Scotland is UK’s lung cancer capital thanks to cigarettes

More cases of lung cancer than breast cancer in Scotland
More cases of lung cancer than breast cancer in Scotland
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Lung cancer remains the most common form of the disease in Scotland, according to a charity’s latest figures.

Statistics due out today show Scotland is the only part of the UK with more cases of lung cancer than breast cancer.

The Cancer Research UK figures show around 5,000 lung cancer cases were recorded in Scotland in 2009, compared with around 4,400 cases of breast cancer.

Breast cancer is the most common form of the disease in England, Wales and Northern Ireland, as well as the UK overall.

According to the charity, around 2,600 men and 2,350 women in Scotland had lung cancer in 2009.

The figures also show 4,050 lung cancer deaths were recorded in Scotland in 2010, with 2,100 men and 1,950 women dying.

The charity said it shows the “deadly impact” of tobacco and called for all cigarettes to be sold in plain packaging with large health warnings.

Jean King, director of the charity’s tobacco control, said: “The high number of cases reflects the number of smokers from several decades ago when attitudes were different. Tobacco advertising hasn’t appeared on UK TV since 1965, but that didn’t stop the marketing of cigarettes.

“New, more sophisticated marketing techniques have lured many thousands into starting an addiction that will kill half of all long-term smokers.

“It’s vital that the UK closes one of the last remaining loopholes that portrays smoking as something glamorous and safe, rather than the lethal product it truly is.

“Ending the packet racket and putting all cigarettes in plain packs with large health warnings is key.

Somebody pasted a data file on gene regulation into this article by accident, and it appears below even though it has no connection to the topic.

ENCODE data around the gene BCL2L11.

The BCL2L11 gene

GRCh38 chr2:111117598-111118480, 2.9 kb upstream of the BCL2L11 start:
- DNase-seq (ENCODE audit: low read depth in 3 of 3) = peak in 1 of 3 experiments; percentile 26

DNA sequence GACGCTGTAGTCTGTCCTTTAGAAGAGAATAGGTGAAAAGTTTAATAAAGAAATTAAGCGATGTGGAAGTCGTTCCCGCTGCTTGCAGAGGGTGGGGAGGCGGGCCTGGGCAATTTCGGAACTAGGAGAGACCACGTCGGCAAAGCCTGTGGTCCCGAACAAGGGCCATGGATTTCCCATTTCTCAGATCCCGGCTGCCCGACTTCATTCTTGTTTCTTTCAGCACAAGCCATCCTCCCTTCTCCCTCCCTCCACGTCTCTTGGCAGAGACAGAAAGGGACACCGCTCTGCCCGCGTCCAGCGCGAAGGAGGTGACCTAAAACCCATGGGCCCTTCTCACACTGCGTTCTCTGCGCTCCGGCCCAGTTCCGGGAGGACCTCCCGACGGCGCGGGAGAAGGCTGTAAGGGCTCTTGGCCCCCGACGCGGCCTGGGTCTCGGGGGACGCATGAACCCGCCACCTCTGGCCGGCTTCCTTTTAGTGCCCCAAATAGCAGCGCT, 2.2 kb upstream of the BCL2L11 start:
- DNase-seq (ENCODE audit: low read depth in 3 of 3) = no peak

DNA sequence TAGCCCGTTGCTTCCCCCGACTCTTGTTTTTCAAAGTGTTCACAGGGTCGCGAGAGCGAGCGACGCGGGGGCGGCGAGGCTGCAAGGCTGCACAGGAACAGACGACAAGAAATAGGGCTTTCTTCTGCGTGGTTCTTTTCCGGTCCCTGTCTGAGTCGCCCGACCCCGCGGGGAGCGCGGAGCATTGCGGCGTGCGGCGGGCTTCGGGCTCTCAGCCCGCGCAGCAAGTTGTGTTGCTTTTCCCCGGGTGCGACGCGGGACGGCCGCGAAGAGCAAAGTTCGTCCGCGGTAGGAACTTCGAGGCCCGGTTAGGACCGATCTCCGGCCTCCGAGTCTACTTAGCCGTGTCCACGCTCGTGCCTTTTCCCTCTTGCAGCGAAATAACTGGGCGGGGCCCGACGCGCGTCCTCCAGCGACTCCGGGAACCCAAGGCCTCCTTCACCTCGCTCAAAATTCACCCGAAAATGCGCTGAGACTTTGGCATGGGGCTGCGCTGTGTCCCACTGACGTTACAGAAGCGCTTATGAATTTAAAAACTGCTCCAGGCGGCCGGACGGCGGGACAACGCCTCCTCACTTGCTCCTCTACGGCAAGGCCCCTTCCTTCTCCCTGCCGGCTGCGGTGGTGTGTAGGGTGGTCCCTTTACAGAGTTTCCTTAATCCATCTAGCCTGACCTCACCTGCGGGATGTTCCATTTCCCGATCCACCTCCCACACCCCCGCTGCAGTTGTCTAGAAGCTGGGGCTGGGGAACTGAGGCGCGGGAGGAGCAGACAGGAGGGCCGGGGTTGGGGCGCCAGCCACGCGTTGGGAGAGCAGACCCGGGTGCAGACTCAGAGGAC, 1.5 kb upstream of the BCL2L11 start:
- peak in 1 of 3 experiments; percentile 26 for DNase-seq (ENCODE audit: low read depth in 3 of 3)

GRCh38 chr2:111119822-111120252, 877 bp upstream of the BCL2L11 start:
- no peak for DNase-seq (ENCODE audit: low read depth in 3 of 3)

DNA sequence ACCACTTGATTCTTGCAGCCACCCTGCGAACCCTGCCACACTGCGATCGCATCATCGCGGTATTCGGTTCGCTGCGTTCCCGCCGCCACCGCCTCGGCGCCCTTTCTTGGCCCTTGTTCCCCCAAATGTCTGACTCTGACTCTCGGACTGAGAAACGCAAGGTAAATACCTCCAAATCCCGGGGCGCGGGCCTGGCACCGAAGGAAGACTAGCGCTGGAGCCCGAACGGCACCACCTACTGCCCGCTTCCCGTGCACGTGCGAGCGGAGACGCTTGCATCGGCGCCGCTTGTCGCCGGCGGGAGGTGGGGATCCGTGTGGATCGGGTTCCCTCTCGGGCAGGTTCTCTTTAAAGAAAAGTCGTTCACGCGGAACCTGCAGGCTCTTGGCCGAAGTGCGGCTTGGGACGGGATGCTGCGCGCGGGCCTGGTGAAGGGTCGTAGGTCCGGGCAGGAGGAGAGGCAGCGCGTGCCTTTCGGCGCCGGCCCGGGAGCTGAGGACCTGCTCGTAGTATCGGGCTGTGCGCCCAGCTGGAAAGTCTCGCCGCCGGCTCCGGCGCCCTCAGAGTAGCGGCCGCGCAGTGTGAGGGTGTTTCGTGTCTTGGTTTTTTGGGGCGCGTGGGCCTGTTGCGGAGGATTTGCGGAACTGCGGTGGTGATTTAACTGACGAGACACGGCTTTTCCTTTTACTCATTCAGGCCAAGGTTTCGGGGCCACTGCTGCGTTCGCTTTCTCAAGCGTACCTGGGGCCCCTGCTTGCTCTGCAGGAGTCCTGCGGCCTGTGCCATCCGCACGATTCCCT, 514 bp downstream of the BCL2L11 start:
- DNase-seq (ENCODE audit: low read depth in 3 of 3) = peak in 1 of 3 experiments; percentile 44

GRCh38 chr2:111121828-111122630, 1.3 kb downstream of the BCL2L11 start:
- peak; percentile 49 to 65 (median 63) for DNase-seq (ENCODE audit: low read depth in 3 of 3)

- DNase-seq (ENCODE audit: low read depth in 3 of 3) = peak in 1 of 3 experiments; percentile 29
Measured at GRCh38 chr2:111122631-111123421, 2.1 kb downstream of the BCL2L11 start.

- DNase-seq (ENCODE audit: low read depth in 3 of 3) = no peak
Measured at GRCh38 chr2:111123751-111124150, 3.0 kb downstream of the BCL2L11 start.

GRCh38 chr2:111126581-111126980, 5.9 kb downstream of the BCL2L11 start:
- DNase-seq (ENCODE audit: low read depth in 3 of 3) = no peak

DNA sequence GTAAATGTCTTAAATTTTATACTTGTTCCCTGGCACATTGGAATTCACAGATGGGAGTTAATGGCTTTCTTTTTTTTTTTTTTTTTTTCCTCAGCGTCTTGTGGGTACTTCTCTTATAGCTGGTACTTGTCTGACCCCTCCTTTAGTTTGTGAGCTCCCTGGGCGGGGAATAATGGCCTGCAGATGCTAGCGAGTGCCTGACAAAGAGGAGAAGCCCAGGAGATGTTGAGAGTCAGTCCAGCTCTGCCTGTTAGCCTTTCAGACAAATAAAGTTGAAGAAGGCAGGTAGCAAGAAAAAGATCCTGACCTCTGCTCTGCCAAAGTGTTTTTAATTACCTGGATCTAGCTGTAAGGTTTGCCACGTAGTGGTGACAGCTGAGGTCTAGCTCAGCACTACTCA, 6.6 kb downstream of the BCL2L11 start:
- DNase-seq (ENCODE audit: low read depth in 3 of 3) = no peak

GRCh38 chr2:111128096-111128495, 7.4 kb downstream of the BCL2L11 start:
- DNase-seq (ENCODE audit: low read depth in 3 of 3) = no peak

“No-one wants to see children take up smoking and while plain packs won’t stop everyone from smoking, it will give millions of children one less reason to start.”

The charity said lung cancer was the most common cancer in the UK until the late 1990s. It was overtaken in 1997 by breast cancer, but still accounts for 14 per cent of all new cancer cases in men and 11 per cent in women.

The new figures also show that the total number of UK lung cancer deaths stands at almost 35,000, as of 2010.

Cancer Research UK said anti-smoking measures, such as the tobacco advertising ban and the legislation making public places smoke-free have seen the number of smokers continue to drop.

However, it wants to further reduce tobacco marketing to children by removing all branding from packaging.

Michelle Fraser, 30, from Dundee, lost her mother Muriel, 54, to lung cancer and is backing the charity’s call over packaging. She said: “My mum was a smoker and though she managed to stop for 16 years, she had not long started again.

“After seeing my mum go through what she did, I don’t understand how anyone can smoke and many of my family members have since managed to kick the habit.

“As a mum, I hope that much more is done to deter children from starting smoking in the first place, including putting all cigarettes in plain packs.”

Sara Hiom, the charity’s information director, said: “Lung cancer continues to claim far too many lives.

“More than four in five cases of the disease are caused directly by smoking. But nearly one in five cases is not.

“It’s important that anyone with a cough that lasts for three weeks or a change in a long-standing cough get checked.”